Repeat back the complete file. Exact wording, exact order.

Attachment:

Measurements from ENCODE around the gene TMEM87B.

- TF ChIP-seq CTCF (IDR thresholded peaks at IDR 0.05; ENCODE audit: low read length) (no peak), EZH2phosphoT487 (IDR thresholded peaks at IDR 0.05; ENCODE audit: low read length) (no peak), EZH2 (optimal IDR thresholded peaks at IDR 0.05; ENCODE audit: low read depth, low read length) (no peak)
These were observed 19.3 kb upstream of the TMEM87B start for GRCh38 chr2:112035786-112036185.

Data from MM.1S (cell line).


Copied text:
Measurements from ENCODE around the gene TMEM87B.

- TF ChIP-seq CTCF (IDR thresholded peaks at IDR 0.05; ENCODE audit: low read length) (no peak), EZH2phosphoT487 (IDR thresholded peaks at IDR 0.05; ENCODE audit: low read length) (no peak), EZH2 (optimal IDR thresholded peaks at IDR 0.05; ENCODE audit: low read depth, low read length) (no peak)
These were observed 19.3 kb upstream of the TMEM87B start for GRCh38 chr2:112035786-112036185.

Data from MM.1S (cell line).